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 WAGES, AGGREGATE SUPPLY DETERMINANT: One of several specific aggregate supply determinants assumed constant when the short-run aggregate supply curve is constructed, and that shifts the short-run aggregate supply curve when it changes. An increase in the wages causes a decrease (leftward shift) of the short-run aggregate supply curve. A decrease in the wages causes an increase (rightward shift) of the short-run aggregate supply curve. Other notable aggregate supply determinants include the technology, energy prices, and the capital stock. Wages are an example of a resource price aggregate supply determinant.
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 Lesson Contents Unit 1: The Concept Stretchability Responsiveness Quantity Changes Some Definitions Unit 1 Summary Unit 2: A Little More Two Categories Why Study: Market Shocks Why Study: Taxes Why Study: Price Controls Unit 2 Summary Unit 3: Measurement Two Types The Coefficient Doing The Numbers: Endpoint Doing The Numbers: Midpoint Unit 3 Summary Unit 4: A Continuum Elasticity Alternatives Perfectly Elastic Relative Elastic Perfectly Inelastic Relatively Inelastic Unit 4 Summary Unit 5: Market Elasticity Four Measures Elasticity Determinants Unit 5 Summary Course Home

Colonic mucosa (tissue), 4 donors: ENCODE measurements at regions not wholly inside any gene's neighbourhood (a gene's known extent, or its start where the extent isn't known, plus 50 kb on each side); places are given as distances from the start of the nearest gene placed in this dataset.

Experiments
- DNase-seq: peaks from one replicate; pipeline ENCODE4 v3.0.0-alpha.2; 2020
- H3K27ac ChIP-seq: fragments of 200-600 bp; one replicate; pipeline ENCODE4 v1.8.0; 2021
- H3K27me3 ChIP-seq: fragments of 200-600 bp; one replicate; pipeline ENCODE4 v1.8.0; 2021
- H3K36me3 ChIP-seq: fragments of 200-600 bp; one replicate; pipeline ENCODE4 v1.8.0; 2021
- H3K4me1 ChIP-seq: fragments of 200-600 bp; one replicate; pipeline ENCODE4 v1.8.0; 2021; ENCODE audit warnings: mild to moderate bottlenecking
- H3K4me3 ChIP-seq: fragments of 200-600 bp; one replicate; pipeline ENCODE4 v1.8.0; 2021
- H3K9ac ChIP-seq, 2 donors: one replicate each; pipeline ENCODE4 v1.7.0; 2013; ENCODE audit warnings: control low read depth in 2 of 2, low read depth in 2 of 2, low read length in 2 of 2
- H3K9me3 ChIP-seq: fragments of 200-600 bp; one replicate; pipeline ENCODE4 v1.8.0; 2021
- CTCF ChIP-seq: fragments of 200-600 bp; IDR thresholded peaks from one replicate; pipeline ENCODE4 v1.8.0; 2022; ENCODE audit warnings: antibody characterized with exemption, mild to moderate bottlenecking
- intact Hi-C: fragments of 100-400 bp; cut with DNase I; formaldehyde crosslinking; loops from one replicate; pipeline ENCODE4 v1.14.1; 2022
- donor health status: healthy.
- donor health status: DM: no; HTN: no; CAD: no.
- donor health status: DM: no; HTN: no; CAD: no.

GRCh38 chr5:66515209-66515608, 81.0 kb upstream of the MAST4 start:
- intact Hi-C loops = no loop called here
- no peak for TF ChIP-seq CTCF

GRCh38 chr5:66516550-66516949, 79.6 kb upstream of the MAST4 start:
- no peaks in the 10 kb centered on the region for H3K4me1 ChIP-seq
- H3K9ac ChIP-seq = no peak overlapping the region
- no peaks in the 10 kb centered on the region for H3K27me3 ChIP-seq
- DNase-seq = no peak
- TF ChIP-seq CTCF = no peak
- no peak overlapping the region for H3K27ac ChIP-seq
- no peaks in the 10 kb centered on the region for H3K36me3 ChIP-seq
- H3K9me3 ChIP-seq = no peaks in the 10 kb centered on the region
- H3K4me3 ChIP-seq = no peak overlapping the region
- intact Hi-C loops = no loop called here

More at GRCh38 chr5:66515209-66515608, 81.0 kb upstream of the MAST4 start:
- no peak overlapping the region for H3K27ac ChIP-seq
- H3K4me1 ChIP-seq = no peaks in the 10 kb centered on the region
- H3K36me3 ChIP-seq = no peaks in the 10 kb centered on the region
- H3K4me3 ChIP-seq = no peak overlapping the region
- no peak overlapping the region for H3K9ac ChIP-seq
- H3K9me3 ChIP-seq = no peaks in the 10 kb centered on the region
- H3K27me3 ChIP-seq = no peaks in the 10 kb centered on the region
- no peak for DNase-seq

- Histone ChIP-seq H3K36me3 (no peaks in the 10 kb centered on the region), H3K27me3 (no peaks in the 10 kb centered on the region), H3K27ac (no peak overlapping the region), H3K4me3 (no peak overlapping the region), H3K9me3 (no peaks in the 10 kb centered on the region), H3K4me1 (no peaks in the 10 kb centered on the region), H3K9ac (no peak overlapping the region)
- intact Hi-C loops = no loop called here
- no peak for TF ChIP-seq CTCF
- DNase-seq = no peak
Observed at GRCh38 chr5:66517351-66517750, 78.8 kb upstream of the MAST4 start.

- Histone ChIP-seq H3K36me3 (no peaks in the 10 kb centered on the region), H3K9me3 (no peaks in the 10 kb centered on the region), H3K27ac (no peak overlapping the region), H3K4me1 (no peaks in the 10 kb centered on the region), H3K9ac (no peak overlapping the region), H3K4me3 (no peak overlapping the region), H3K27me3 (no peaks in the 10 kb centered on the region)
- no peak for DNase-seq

Elasticity Basics

In this lesson, we will examine the basics of elasticity, including what it is, how it is measured, and how it is used in market analysis.

• The first unit of this lesson, The Concept, introduces the elasticity concept and previews its role in market analysis.
• In the second unit, A Little More, examines the importance of elasticity for such topics as market shocks, taxes, and price controls.
• The third unit, Measurement, takes a close look at how elasticity is measured, focusing on the coefficient of elasticity.
• The fourth unit, A Continuum, examines the five categories of elasticity, ranging from elastic to inelastic, that form a continuum.
• The fifth unit and final unit, Market Elasticity, closes this lesson by introducing four key elasticity concepts for the market demand and supply.

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FREE RESOURCE

A resource that can be used to produce consumer-satisfying goods and services without imposing an opportunity cost on society by preventing the production or consumption of other consumer-satisfying goods or services. Production using free resources often results in free goods.

 GREEN LOGIGUIN[What's This?] Today, you are likely to spend a great deal of time strolling through a department store wanting to buy either a remote controlled train set or a genuine down-filled snow parka. Be on the lookout for infected paper cuts.Your Complete Scope
 One of the largest markets for gold in the United States is the manufacturing of class rings.
 "It is not fair to ask of others what you are unwilling to do yourself. "-- Eleanor Roosevelt, diplomat, activist
 CMEChicago Mercantile Exchange
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